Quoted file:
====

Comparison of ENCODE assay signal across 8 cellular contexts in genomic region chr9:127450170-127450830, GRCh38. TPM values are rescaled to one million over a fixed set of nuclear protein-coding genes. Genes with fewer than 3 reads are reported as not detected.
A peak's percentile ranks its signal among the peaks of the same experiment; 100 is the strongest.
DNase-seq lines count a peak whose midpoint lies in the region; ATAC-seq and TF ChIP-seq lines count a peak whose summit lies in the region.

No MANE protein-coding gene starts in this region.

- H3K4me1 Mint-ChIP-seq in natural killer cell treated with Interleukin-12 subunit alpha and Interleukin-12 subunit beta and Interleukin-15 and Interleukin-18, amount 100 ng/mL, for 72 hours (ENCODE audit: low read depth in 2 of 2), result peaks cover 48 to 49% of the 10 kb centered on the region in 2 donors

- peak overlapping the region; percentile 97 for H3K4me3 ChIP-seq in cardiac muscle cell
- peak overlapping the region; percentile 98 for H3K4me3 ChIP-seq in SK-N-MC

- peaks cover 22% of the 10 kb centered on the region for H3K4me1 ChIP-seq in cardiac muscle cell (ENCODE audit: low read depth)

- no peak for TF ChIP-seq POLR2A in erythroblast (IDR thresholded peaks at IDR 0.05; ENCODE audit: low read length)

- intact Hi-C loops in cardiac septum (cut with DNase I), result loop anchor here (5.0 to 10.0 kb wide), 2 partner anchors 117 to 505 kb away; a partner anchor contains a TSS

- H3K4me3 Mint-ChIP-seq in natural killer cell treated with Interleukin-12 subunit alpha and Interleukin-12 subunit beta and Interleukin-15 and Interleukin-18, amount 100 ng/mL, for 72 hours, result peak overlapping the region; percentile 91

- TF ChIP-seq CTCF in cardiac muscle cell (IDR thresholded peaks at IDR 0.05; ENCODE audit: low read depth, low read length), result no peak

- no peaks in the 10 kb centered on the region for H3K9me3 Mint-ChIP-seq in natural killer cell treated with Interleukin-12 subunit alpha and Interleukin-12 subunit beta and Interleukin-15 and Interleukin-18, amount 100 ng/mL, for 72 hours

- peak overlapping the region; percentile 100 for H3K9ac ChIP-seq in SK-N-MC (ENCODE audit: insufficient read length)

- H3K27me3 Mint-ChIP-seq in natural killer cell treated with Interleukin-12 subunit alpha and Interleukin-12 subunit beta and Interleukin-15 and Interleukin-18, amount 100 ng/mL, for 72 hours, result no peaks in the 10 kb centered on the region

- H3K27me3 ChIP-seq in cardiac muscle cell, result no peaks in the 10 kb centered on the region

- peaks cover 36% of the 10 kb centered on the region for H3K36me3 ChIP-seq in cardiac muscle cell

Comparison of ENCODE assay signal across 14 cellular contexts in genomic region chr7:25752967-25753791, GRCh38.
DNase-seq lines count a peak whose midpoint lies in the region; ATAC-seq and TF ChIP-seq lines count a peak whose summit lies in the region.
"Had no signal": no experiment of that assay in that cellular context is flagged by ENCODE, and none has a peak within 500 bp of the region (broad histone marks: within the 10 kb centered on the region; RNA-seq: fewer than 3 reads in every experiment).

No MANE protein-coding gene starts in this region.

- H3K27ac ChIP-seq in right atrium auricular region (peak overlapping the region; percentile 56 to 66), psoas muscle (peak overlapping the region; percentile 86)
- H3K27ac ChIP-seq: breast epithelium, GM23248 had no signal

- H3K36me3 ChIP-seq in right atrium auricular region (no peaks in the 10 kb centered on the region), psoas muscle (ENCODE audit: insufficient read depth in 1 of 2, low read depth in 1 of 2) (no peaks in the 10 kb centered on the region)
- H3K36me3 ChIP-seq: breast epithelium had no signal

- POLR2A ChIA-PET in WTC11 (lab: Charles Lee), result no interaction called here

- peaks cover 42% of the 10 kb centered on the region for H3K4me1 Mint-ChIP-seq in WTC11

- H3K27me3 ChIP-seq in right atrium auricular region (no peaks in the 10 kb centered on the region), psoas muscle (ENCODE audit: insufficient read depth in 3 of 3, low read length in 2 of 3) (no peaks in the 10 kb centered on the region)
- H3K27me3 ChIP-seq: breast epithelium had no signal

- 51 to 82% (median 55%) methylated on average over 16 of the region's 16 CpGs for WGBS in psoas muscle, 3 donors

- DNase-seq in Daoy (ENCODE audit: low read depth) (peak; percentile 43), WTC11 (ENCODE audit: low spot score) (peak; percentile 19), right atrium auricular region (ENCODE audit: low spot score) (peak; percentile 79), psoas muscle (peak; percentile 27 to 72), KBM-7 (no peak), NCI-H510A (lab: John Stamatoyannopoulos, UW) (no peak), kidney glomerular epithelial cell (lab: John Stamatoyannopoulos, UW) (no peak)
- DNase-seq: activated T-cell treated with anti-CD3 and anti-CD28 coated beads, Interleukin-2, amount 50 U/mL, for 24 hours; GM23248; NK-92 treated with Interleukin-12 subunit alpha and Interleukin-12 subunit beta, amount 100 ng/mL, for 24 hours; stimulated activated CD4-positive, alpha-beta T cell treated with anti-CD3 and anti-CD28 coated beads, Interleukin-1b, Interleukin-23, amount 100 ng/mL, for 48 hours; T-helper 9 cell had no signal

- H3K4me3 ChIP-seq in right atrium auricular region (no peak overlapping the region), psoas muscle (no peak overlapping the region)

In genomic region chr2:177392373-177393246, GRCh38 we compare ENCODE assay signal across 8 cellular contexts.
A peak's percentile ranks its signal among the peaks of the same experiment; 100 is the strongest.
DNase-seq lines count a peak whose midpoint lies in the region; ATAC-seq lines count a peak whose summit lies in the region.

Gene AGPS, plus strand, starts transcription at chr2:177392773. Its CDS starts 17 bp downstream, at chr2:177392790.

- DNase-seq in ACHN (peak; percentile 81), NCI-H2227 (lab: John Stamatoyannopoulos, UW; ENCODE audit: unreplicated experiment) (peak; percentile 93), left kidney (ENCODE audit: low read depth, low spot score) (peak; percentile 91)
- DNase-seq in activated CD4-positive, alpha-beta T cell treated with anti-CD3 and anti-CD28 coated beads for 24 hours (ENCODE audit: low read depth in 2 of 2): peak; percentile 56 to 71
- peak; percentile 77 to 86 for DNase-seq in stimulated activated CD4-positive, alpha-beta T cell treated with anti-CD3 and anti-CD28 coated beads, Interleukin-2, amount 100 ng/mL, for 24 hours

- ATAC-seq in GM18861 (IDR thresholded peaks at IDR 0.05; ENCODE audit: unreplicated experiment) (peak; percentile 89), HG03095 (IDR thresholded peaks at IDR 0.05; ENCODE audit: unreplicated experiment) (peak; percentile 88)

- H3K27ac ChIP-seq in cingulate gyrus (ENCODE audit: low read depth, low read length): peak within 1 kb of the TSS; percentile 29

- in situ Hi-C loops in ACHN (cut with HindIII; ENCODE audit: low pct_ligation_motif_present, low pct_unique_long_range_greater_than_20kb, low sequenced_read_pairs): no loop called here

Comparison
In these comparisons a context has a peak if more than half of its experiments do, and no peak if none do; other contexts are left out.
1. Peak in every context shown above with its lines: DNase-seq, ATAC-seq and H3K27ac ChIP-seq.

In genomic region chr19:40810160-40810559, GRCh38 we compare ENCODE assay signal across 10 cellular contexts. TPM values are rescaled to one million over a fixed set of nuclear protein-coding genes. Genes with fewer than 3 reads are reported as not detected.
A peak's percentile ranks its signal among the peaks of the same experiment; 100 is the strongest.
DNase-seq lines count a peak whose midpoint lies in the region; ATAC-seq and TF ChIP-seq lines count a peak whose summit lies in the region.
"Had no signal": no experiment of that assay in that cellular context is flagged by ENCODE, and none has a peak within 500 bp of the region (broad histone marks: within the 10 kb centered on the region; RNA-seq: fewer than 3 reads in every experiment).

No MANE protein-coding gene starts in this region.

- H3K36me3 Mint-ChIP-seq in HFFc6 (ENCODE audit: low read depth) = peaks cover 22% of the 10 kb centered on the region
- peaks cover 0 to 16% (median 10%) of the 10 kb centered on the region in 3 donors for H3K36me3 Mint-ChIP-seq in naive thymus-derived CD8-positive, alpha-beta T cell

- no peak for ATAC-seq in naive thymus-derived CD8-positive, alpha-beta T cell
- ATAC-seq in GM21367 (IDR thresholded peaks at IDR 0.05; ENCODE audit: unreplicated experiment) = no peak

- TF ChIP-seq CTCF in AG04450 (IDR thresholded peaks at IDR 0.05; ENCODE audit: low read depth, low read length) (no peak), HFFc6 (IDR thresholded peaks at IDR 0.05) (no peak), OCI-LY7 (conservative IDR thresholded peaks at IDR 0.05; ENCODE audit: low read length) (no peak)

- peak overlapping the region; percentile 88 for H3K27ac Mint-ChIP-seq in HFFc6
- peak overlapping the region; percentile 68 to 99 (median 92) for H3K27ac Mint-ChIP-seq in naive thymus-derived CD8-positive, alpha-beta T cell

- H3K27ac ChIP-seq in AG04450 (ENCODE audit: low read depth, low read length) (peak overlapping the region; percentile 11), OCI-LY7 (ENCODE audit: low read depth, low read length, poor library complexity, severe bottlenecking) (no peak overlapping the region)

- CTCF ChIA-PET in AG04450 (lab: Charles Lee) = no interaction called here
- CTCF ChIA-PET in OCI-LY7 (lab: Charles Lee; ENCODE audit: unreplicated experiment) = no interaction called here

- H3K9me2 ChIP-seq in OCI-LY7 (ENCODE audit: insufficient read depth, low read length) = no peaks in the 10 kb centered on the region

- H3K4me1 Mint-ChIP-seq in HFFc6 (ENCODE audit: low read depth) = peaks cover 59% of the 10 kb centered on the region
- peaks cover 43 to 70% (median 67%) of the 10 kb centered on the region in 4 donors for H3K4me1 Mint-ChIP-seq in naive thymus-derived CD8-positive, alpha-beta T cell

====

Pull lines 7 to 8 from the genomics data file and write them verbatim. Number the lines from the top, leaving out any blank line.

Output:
- peak overlapping the region; percentile 98 for H3K4me3 ChIP-seq in SK-N-MC

- peaks cover 22% of the 10 kb centered on the region for H3K4me1 ChIP-seq in cardiac muscle cell (ENCODE audit: low read depth)